"When you walk into Sunset, you have to pick one: English or Spanish. The way our ministries are set up, you can't really (have families) do both," said Jim Holway, a bilingual pastor and professional church planter -- someone who starts new churches. Holway, 53, landed at Sunset seven years ago to use it as a base to coach pastors of new Hispanic churches and congregations in the region and in Central America, but he quickly realized the bulk of his attention was needed at Sunset itself. "I started attending the church and kept on seeing these kids who were becoming teens and disappearing. Where were they going? Sometimes, it was to a church that offered them services in English. Other times, they would just drop out of church completely."
Holway, who was raised in Virginia but spent his adult life learning Spanish as a missionary in Argentina, is one of a core group of ministers spearheading an effort to transform Sunset into a successful multilingual church, where kids can speak and worship in English, parents can speak and worship in Spanish, and, he hopes, "each can grow in Christ and get along."
Ministers, struggling with the changing demographics of their congregations, have attempted a variety of means to attack the language divide. Older, monolingual pastors who separately ministered to different congregations are gone. New, younger bilingual ones have come in. The church has instituted a quarterly bilingual worship service, where hymns and prayers are alternatively said in English and Spanish ("It's exhausting and confusing to people who only speak one language," said Holway). Elders have considered having services in English for everyone, where live Spanish translation is done via headset, ("People think that is unfair to the Hispanics, and if it's in Spanish, the English speakers would be bothered," he said).
The congregations have some aspects in common. Iglesia de Cristo en Sunset uses a Spanish version of the same worship study book throughout the year as Sunset Church of Christ, and both congregations sing their Sunday praise a capella. But there are differences. In the English congregation, a recent Sunday's worship was full of a mix of Negro spirituals and 19th century Protestant hymns, while the Spanish side plucked lyrics from the Cantos del Camino, a popular hymn book that draws from a mix of traditional Christian songs from Spanish-speaking countries. During a 20-minute intermission between classes and worship, when both congregations found themselves in the hallway, and church ministers had set up donuts and coffee to entice the groups to mingle. A few of the Spanish side's members drank Cuban espresso in one corner, while English members across the room chatted over coffee.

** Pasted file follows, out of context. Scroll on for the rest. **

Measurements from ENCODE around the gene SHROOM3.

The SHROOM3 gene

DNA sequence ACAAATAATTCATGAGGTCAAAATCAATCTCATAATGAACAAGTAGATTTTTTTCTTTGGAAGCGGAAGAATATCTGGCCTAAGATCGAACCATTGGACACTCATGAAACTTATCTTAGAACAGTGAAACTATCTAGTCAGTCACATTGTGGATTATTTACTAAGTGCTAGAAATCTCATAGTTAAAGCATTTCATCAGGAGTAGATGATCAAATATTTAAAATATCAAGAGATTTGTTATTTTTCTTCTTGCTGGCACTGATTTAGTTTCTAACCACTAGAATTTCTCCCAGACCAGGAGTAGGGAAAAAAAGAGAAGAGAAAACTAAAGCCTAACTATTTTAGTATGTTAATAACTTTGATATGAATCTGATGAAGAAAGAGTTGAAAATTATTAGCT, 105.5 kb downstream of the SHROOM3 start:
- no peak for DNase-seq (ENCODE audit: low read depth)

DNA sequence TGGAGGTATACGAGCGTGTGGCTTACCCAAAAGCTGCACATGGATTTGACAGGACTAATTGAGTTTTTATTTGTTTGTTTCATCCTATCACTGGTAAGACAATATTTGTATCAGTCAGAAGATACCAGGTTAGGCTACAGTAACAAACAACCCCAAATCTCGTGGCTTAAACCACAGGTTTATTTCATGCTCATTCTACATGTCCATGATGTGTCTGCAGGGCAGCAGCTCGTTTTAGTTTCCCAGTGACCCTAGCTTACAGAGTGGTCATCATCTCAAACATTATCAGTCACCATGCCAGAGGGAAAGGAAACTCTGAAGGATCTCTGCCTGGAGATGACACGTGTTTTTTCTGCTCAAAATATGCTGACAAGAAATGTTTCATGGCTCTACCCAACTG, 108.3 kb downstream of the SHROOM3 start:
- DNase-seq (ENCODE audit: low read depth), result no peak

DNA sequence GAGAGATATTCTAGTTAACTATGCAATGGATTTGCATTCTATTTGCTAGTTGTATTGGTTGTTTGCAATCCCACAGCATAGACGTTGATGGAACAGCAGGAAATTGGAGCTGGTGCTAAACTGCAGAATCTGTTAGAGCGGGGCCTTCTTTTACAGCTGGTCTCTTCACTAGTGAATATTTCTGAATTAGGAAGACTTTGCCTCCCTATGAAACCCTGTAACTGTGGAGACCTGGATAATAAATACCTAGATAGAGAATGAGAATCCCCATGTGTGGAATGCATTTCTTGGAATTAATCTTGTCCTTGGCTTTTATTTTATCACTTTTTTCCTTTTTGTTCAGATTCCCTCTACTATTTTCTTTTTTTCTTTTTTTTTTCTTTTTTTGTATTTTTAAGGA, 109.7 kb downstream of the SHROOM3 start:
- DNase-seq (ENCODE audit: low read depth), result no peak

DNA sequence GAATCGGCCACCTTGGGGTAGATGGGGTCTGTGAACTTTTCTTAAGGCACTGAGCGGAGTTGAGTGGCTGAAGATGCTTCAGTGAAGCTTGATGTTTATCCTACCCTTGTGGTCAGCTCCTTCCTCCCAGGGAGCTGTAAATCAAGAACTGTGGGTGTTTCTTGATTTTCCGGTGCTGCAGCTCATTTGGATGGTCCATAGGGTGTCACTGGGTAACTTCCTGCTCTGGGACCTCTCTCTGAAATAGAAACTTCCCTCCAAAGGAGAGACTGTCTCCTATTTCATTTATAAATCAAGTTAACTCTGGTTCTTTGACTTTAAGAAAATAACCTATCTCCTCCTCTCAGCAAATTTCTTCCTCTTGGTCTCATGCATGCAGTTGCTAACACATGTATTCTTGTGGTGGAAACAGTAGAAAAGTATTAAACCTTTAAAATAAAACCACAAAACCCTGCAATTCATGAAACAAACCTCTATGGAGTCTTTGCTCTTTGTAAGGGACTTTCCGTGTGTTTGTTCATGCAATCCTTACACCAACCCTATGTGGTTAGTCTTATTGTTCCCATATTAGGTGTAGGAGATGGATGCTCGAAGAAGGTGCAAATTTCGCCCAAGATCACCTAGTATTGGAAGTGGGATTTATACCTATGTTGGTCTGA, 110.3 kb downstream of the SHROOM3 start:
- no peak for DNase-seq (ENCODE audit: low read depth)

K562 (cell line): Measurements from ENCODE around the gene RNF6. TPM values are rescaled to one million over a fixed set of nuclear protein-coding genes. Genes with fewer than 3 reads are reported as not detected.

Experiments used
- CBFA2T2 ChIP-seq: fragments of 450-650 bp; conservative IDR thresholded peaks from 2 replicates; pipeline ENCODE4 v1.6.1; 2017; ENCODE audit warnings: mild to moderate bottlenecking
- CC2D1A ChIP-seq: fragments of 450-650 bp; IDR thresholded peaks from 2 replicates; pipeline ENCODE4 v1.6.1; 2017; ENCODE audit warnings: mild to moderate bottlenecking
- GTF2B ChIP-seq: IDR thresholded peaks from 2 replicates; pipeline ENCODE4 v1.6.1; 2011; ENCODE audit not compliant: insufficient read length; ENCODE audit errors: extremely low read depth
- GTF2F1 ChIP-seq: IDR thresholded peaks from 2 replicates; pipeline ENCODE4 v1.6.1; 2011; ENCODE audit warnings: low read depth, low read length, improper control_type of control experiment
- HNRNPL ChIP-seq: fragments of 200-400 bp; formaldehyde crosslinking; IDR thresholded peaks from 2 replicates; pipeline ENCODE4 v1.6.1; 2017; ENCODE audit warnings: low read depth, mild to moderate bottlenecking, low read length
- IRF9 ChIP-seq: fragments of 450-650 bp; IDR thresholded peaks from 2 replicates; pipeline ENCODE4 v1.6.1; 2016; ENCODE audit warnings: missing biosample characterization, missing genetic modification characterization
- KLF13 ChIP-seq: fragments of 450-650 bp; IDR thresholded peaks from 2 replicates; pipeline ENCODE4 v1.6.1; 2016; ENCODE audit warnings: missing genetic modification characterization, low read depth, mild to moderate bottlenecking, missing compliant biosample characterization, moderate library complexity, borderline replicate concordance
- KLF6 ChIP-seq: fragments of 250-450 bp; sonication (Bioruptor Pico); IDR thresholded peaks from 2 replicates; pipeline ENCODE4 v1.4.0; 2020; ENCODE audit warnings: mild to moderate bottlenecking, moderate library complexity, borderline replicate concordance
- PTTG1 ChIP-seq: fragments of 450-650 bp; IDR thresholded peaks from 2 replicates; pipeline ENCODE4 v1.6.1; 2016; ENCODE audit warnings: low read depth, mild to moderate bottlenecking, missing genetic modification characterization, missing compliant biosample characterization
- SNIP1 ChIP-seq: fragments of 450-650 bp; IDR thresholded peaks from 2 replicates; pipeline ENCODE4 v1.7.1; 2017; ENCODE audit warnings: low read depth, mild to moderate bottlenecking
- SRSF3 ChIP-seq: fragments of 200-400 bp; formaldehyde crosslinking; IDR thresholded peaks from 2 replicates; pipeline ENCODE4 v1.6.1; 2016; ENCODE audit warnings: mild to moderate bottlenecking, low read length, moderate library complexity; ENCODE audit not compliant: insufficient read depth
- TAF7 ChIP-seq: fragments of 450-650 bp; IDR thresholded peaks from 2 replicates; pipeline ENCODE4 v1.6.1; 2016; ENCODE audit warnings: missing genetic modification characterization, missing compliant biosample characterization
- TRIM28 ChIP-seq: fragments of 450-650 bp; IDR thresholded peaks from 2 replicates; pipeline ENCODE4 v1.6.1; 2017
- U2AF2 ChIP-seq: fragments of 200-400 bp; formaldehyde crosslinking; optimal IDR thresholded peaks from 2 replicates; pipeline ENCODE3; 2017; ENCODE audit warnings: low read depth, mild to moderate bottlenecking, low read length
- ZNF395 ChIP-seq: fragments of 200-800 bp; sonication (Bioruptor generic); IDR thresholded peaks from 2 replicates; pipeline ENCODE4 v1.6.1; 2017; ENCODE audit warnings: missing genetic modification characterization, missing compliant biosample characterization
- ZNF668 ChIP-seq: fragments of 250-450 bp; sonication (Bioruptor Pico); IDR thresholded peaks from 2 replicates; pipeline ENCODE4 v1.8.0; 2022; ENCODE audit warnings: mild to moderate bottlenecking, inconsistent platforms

Recently, ministers have considered a plan to scrap the church's Sunday schedule, which currently allows both worship groups and their Bible classes to meet at different times and effectively avoid each other. Classes and worship -- now spread over a five-hour period on Sunday mornings -- would happen at the same time under the new plan. That way, ministers say, families would be more likely to send kids to English classes and services while parents go to Spanish ones without extra trips to the church or any lag time spent in the halls.
All that is, of course, if the membership goes along with it. Many younger members, those in their teens through their 40s, are on board. But for those in their 50s and above, the situation is far from settled.
Last January, after years of studying membership patterns, plate collection statistics and participation in youth and Bible study meetings, church leaders pulled their congregations together to explain the new Sunset. They played YouTube videos that had been produced in both languages, and went over a PowerPoint presentation projected onto the auditorium screen usually reserved for hymn lyrics. Called "One Church, Two Languages," it made a two-prong argument. First, South Florida and the nation are melting pots, it said, and churches need to adapt. And in a denomination whose hallmarks include strict, literal readings of the Bible, it said the coming changes were part of God's plan.
It quoted Acts 6:1-4, which describes conflicts between Jesus' Hebrew-speaking and poor Greek-speaking disciples, in which the Greek speakers said their wives were being discriminated against in the food lines. The apostles called a meeting of the disciples, telling them that it would be immoral to stop feeding the poor or favor one group over another. The presentation likened the English and Spanish speakers to Hebrews and Greeks. It referenced Galatians 3:28: "In Christʼs family there can be no division into Jew and non-Jew, slave and free, male and female. Among us you are all equal. That is, we are all in a common relationship with Jesus Christ."